/etc/dhcp/dhcpcd.conf and adding a WPA Supplicant configuration file with the Wi-Fi credentials should do the trick, much as it had in many installations of Debian based distributions on single board computers. To make a long story short, I could not manage it, but I eventually landed on an article, Ubuntu 20.04: Connect to WiFi from command line by Lubos Rendek (May 13, 2020), that set me on the correct path. It seems that for some time Ubuntu has been using a different network configuration tool: Netplan. After reading a bit of the documentation on that site and How to Use the Netplan Network Configuration Tool on Linux by Jack Wallen (September 7, 2018),
I came up with the following
netplan configuration file.
subiquity is the Ubuntu installer, so this
.yaml will not be overridden. The
ethernets section was already created by the installer, I added the
optional: true line because it would not do to suspend the boot process waiting for an ethernet connection which in the end will not be used. The interface name of the Wi-Fi card,
wlx00e533bf124a, I found with the
lshw command shown above, but it can be found with the
ip a command.
After rebooting, I was disappointed to see that the Wi-Fi card was not up.
Luckily, the system journal had some pertinent information:
Actually, I found the information another way, first by listing failed system services; there was one, and then checking its status.
I verified that the package, called
wpasupplicant, that contains
wpa_supplicant was not installed and then installed it in the usual manner.
The welcome screen after rebooting and logging back on the machine showed that everything worked.
Had I read the manual page for
netplan, I would have realized immediately that WPA Supplicant had to be installed.
In conclusion, installation of a Wi-Fi network interface in Ubuntu Server 20.04 is not complicated at all:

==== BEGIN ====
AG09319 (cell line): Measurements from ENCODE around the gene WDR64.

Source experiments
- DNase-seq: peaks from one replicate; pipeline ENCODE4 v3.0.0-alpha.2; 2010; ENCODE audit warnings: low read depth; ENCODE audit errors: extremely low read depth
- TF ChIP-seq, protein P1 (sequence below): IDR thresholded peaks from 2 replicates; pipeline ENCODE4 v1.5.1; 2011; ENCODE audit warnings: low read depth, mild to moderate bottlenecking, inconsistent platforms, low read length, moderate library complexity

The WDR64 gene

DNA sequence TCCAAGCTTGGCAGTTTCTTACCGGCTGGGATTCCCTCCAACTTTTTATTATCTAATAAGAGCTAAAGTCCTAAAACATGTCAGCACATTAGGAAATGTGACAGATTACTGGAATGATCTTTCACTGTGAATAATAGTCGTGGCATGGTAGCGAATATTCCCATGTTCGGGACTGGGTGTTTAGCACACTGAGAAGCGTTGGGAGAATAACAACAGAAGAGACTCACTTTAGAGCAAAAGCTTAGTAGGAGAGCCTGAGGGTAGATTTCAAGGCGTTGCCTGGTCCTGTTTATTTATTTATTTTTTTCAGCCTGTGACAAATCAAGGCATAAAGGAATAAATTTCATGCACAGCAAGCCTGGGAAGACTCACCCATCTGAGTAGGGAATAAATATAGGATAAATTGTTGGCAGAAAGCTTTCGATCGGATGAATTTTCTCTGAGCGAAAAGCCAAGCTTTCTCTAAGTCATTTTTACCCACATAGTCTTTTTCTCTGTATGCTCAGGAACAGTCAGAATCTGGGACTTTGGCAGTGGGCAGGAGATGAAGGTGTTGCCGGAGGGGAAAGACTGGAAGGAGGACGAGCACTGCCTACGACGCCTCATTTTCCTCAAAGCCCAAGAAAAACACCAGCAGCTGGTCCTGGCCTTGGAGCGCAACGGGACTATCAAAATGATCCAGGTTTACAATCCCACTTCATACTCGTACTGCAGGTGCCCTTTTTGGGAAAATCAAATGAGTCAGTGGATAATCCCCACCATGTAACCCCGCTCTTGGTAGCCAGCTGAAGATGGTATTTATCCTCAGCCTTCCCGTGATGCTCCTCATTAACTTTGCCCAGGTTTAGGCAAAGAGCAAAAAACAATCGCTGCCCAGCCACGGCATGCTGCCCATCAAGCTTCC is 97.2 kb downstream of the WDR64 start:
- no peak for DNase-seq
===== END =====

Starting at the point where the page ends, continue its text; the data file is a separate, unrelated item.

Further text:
- Make sure that the hardware driver is loaded.
- Install the
- Add the needed Wi-Fi credentials to the the
Out of curiosity, I checked how the Wi-Fi interface is handled on my desktop running Mint 19 which is derived from Ubuntu.
I actually like that Ubuntu Server uses the built-in
systemd-networkd configuration controller instead of installing yet another package. However, there are some aspects of Ubuntu Server that I wanted to change.
Snap is the Canonical package manager that competes with Flatpak and AppImage. I think the way it is so closely tied into the system (try the
df -h command to see what I mean) sort of defeats the purpose. Furthermore, I was disappointed with early snap packages in Ubuntu 18.04 which was one of the reasons, but only a minor one, that pushed me to return to the Mint (the major reason is that I prefer the Mate desktop).
Removing the Snap package and daemon was not complicated following the instructions found in Disabling Snaps in Ubuntu 20.04 by Kevin Custer (April 20, 2020). I noticed that the installed Snap packages were not the same as in the article, but then the author may have been running the full desktop version of Ubuntu. On my system snap list showed that
lxd were the only packages running plus the spand service. The following commands were all that were needed on my system.
Unfortunately, forgetting to keep a keep a record, I cannot recall the actual name of the Snap core service that had to be unmounted. It can be found by running the df command. I did not find any of the Snap related directories mentioned in the article, but there was an additional directory, mostly empty, that I removed.
By default, automatic upgrades are enabled. I prefer to control the updates of the system so I disabled them.
The service that handles the upgrades, a Python script, still gets loaded by
systemd. If this is to be avoided, see How To Disable Unattended Upgrades On Ubuntu by sk (March 16, 2020) for the details on how to remove the package altogether. I'll wait until I am sure that is what I want, although it should be simple enough to install the deleted package if wanted.
This will take effect on the next boot. After reading what
CloudInit did, I preferred disabling the service just in case. Disabling the service did not change the locale, time zone or hostname so perhaps I will simply remove the package a little later on.
With all these changes, I found that the operating system occupies 118 Mbytes of the 3,72 Gbytes of available memory which is a relatively small footprint. According to
htop the system was running 29 tasks after settling down once the initial boot sequence was completed. This is not too bad, my Debian server has 78 tasks loaded which use up 141.7Mbytes but it is running two important servers,
nginx not yet added in the Ubuntu system.
Today, I have been looking at just how I should use this remote server and it struck me that I may be installing some lightweight NAS system which would mean replacing Ubuntu. No matter, this exercise was a lesson which I am glad to have completed.